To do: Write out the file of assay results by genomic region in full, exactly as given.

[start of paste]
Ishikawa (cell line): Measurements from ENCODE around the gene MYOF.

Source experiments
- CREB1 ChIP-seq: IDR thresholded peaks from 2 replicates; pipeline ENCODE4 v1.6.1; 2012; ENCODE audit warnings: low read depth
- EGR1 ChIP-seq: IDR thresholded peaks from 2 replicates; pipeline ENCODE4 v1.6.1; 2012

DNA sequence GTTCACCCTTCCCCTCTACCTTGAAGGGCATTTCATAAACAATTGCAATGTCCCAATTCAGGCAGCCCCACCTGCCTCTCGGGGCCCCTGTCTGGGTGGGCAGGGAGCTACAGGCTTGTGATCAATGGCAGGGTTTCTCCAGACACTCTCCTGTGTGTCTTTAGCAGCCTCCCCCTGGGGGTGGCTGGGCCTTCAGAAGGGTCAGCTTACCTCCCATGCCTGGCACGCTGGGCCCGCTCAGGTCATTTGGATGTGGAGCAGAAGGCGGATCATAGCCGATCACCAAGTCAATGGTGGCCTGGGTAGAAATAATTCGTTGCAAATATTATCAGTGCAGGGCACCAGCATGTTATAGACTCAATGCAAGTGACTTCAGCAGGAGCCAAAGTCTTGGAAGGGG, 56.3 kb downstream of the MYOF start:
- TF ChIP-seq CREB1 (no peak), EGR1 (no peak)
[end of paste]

Ishikawa (cell line): Measurements from ENCODE around the gene MYOF.

Source experiments
- CREB1 ChIP-seq: IDR thresholded peaks from 2 replicates; pipeline ENCODE4 v1.6.1; 2012; ENCODE audit warnings: low read depth
- EGR1 ChIP-seq: IDR thresholded peaks from 2 replicates; pipeline ENCODE4 v1.6.1; 2012

DNA sequence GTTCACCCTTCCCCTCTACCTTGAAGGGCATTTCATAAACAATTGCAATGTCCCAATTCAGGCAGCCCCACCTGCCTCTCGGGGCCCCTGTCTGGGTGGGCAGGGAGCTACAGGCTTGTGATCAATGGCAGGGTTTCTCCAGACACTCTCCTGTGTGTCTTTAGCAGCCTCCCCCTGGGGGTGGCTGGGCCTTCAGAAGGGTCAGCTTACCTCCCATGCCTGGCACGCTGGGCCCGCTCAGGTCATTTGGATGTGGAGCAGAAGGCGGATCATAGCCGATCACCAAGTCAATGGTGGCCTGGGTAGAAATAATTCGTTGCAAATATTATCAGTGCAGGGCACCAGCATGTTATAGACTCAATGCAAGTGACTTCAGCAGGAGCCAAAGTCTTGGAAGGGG, 56.3 kb downstream of the MYOF start:
- TF ChIP-seq CREB1 (no peak), EGR1 (no peak)